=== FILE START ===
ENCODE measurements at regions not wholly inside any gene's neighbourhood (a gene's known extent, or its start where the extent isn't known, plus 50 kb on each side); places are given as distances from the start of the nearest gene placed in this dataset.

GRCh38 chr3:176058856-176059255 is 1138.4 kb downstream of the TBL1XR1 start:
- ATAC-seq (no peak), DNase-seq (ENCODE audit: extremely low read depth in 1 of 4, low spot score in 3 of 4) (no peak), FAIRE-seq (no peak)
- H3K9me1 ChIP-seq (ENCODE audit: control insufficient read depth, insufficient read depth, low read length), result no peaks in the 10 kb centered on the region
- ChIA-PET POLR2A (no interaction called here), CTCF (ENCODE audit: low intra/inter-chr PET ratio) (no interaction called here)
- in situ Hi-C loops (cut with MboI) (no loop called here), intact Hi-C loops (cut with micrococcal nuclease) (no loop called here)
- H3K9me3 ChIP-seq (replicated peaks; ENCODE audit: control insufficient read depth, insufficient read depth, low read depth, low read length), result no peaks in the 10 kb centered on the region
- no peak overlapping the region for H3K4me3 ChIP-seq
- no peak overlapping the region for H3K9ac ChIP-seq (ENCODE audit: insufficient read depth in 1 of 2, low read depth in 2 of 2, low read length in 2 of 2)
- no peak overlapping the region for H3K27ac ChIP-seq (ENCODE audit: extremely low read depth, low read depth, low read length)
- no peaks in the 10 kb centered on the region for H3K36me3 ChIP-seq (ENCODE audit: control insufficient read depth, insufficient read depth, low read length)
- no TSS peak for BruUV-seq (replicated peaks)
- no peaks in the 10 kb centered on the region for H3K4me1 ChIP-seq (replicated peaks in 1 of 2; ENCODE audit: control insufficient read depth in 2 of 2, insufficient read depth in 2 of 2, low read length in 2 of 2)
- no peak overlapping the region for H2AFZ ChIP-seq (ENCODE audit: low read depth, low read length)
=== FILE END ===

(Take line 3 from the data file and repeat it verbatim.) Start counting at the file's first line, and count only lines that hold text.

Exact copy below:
- ATAC-seq (no peak), DNase-seq (ENCODE audit: extremely low read depth in 1 of 4, low spot score in 3 of 4) (no peak), FAIRE-seq (no peak)